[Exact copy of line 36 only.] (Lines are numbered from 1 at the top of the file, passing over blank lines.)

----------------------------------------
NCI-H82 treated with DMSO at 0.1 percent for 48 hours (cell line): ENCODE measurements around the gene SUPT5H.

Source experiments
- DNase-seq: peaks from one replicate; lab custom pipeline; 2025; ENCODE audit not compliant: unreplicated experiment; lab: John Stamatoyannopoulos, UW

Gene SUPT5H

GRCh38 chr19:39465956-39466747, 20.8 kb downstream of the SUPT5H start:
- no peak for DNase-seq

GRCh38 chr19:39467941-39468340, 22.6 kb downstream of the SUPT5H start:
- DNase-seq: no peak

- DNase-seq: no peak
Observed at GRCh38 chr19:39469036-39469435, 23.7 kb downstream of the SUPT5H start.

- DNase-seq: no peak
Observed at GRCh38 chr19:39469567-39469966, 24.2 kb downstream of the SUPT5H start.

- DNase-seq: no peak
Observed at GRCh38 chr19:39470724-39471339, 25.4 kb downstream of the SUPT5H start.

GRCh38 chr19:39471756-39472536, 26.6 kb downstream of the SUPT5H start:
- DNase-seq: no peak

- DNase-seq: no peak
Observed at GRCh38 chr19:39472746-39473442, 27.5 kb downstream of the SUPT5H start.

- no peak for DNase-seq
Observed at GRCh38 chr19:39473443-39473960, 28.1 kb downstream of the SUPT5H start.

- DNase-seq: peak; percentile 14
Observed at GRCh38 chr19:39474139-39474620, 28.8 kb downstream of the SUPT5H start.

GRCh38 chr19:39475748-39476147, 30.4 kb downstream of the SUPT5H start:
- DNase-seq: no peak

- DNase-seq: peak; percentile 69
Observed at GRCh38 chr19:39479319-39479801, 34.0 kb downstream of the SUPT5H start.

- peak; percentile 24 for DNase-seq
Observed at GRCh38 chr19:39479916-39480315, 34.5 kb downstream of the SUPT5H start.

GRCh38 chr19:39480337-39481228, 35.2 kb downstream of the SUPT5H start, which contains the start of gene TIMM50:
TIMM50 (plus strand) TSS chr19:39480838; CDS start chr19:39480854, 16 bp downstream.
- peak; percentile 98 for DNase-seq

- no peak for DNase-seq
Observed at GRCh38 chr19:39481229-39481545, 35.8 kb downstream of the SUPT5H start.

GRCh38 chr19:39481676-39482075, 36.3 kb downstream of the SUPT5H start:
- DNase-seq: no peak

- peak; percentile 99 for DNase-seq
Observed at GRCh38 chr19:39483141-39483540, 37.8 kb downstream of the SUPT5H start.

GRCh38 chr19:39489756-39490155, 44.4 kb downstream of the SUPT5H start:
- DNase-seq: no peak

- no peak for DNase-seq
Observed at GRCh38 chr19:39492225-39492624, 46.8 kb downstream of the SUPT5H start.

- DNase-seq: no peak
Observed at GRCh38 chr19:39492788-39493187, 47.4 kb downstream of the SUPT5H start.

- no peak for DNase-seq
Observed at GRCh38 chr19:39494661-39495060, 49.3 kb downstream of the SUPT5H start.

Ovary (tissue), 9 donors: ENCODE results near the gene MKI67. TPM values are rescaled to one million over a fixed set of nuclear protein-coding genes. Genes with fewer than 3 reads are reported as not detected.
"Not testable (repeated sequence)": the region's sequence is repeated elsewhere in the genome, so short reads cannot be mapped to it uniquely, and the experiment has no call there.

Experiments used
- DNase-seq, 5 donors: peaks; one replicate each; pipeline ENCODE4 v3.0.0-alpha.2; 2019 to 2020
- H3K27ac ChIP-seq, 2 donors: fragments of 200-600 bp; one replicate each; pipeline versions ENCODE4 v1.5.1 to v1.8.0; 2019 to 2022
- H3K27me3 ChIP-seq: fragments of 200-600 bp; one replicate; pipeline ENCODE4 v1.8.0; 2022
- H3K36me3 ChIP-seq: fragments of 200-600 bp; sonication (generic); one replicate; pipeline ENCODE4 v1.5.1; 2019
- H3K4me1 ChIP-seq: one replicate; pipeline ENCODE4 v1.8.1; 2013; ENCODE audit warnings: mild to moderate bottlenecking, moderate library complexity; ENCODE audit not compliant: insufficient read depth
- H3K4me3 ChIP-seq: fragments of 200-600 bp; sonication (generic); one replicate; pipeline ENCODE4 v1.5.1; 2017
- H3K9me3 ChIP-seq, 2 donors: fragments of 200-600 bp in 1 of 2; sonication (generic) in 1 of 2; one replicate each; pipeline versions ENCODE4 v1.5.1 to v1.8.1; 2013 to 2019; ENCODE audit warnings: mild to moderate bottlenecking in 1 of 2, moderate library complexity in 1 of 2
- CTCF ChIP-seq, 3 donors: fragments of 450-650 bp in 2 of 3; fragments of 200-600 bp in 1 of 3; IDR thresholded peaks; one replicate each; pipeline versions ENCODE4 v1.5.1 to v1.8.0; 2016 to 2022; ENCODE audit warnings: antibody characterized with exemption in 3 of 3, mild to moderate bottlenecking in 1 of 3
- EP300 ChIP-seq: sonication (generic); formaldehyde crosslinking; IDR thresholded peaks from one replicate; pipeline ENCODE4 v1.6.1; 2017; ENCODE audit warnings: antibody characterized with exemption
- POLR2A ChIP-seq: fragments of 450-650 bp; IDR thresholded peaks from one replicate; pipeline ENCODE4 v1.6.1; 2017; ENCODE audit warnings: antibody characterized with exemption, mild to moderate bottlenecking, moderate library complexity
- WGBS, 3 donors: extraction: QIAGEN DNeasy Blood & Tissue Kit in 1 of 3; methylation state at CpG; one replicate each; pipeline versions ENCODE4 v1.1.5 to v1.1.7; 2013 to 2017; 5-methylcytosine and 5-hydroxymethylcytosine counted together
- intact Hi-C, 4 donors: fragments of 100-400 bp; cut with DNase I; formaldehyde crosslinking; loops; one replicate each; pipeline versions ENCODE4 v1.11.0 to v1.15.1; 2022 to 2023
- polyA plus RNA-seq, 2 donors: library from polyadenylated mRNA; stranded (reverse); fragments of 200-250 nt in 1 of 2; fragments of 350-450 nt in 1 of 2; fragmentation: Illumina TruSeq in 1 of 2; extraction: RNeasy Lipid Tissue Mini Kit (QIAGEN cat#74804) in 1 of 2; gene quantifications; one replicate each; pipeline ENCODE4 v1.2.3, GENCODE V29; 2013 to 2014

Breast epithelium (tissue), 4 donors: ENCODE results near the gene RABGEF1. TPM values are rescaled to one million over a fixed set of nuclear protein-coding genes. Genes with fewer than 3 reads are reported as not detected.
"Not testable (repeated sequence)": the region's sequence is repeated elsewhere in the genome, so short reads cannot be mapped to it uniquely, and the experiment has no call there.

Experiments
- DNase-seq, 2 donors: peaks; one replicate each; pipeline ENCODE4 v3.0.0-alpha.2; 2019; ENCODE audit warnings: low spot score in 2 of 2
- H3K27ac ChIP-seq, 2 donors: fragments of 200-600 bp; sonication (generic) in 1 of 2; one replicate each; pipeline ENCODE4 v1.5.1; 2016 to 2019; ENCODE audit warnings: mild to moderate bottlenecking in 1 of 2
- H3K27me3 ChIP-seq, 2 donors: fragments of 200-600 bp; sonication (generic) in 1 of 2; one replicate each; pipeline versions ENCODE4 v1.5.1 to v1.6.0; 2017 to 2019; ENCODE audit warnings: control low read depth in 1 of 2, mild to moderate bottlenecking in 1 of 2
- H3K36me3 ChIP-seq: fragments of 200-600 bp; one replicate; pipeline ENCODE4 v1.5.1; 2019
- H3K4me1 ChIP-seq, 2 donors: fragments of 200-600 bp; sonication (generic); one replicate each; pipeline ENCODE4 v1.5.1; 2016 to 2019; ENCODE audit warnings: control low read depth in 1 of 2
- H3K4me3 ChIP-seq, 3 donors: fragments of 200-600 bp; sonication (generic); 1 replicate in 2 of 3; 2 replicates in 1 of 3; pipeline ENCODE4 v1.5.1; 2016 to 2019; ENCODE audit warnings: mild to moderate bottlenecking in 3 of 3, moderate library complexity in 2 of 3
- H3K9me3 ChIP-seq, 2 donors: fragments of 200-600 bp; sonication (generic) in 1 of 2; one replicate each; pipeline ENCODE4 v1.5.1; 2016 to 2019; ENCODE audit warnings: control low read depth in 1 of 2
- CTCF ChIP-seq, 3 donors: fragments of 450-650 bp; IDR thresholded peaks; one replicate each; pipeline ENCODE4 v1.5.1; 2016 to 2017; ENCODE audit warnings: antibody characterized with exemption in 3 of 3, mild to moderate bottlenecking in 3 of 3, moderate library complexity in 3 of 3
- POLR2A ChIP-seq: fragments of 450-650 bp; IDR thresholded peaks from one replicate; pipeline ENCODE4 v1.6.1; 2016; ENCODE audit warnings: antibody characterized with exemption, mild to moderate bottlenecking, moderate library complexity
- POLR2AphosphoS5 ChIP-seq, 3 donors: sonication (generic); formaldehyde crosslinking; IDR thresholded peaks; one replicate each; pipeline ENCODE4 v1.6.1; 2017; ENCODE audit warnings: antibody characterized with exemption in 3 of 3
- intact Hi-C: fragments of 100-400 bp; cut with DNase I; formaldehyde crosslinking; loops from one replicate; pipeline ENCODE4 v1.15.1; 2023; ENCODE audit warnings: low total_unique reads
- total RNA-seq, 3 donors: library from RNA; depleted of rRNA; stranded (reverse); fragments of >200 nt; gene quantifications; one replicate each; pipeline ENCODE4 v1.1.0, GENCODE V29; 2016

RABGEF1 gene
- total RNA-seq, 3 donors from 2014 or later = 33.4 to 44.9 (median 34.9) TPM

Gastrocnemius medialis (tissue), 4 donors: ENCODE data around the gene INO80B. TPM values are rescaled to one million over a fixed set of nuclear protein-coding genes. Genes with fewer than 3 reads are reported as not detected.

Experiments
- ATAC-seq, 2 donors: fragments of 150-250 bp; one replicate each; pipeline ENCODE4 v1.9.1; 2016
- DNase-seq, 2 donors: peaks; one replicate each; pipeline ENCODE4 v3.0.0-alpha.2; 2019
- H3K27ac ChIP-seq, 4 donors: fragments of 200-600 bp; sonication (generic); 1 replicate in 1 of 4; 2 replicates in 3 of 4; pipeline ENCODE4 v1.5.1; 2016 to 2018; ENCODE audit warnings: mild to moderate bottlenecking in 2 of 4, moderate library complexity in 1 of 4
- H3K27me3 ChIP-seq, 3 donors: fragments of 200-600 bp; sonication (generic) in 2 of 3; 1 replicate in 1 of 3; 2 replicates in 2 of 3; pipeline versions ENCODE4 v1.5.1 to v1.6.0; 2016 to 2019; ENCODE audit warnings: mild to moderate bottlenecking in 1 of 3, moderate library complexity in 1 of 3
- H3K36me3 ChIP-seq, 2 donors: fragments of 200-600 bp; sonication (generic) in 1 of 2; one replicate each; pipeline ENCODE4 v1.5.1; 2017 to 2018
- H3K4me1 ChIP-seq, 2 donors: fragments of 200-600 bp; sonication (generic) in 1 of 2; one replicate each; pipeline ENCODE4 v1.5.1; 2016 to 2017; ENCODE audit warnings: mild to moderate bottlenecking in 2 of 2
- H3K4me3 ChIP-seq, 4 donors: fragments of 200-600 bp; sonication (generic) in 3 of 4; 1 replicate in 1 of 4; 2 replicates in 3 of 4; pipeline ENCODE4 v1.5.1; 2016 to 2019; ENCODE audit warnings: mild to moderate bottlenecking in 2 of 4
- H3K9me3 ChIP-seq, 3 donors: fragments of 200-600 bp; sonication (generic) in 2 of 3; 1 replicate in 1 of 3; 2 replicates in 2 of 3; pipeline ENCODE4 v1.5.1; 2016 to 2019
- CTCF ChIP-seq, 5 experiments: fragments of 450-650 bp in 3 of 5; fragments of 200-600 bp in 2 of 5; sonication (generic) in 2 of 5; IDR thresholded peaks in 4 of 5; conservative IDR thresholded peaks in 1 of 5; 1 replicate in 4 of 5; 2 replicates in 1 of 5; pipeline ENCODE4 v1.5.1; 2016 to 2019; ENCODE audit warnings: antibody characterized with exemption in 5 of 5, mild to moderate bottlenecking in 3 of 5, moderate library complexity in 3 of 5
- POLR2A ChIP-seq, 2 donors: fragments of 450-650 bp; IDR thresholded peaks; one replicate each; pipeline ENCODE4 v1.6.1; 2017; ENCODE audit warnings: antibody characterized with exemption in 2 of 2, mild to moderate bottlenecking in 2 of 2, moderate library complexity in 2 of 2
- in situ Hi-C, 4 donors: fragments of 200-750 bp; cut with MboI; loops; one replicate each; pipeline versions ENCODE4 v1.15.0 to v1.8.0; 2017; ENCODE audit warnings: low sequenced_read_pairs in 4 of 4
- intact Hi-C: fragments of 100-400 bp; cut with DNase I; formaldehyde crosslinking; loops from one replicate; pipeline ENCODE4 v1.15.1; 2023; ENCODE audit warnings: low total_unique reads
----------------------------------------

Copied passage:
- peak; percentile 99 for DNase-seq